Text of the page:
Bringing Major Features, GCC 4.9 RC1 Has Been Released

Written by Michael Larabel in GNU on 11 April 2014 at 01:05 PM EDT. 3 Comments
As the annual update to the GNU Compiler Collection, GCC 4.9 is poised to be released in the days ahead. The first release candidate was issued today and it's a very hefty update to this leading open-source compiler.

GCC 4.9 is running slightly behind schedule compared to its 4.8 release last year, but it's landing heavy. As of this morning, the GCC 4.9.0 code was down to zero P1 regressions (the most severe regressions) while there's less than 100 less severe regressions. With the code reaching that state today, Jakub Jelinek of Red Hat has noted in his status report that GCC 4.9 was branched and the GCC 4.9.0-rc1 version built and announced. The GCC 4.9 code branch is frozen and only blocking regressions and documentation fixes will be allowed. The plan is to do the final GCC 4.9.0 release after Easter monday (21 April) while an RC2 is coming next week.

The GCC 4.9.0 RC1 build is available from this FTP archive. With GCC 4.9 having been branched, GCC 4.10 is now in stage one development while of course that major version will come in 2015.

So what's found in GCC 4.9? We've had dozens of Phoronix articles covering features merged over the past year along with early compiler benchmarks. Some of the highlights for new compiler features in GCC 4.9 include:

- Many Link-Time Optimization (LTO) improvements. There's been a ton of GCC LTO work throughout and should perform better, use less memory, and better optimize binaries. Firefox as a very heavy use-case now can do debug-enabled builds with 3.5GB of RAM rather than 15GB and the link time dropped from 1700 seconds to 350 seconds.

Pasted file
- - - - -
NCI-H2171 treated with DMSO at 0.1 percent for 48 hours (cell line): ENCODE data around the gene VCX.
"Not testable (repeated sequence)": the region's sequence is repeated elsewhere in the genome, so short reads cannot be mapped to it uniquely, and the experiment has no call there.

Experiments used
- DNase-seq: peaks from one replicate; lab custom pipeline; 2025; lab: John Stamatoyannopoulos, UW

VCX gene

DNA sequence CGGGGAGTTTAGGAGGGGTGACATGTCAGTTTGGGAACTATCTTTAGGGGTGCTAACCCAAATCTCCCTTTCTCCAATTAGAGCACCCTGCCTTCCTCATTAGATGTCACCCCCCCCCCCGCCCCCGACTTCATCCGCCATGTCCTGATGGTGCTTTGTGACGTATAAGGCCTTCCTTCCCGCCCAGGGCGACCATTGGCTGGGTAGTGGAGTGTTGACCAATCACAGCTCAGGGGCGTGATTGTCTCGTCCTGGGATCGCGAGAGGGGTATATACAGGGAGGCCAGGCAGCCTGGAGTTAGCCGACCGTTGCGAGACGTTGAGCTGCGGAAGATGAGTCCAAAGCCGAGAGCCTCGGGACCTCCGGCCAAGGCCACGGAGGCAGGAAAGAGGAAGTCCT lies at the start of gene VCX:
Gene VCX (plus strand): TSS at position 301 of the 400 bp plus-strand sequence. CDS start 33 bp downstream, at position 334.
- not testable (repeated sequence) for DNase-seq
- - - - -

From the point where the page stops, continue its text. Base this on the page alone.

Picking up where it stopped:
- Inter-Procedural Optimization improvements along with Feedback-directed Optimization improvements.

- OpenMP 4.0 support.

- Google has added an Undefined Behavior Sanitizer to GCC 4.9, complementing the existing Address Sanitizer, etc. When passing -fsanitize=undefined, GCC will attempt to detect undefined runtime behavior for C/C++ code-bases.

- Support for colored diagnostic output.

- Intel Cilk Plus is now available for GCC C/C++ front-ends for data and task parallelism.

- Support for new ISO C11 features like Atomics, Thread-Local Storage, Generic Selections, and other changes that bring it on-par with GCC's ISO C99 support.

- C++1y support improvements (C++14). There's also experimental C++14 support for the libstdc++ run-time library.

- Many 64-bit ARM (AArch64) compiler back-end improvements. There's also tuning support for Cortex-A53 and Cortex-A57 processors.

- Support for the ARMv7ve architecture.

- Performance optimizations for the Cortex-A15 and other ARMv7 32-bit processors.

- Intel AVX-512 support for hardware out of Intel in the year ahead.

- Support for Intel's Silvermont and Broadwell architectures via -march=silvermont and -march=broadwell, respectively.

- Support for AMD's Excavator architecture via -march=bdver4.

- Support for IBM POWER8 processors.
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Michael Larabel is the principal author of and founded the site in 2004 with a focus on enriching the Linux hardware experience. Michael has written more than 20,000 articles covering the state of Linux hardware support, Linux performance, graphics drivers, and other topics. Michael is also the lead developer of the Phoronix Test Suite, Phoromatic, and automated benchmarking software. He can be followed via Twitter, LinkedIn, or contacted via

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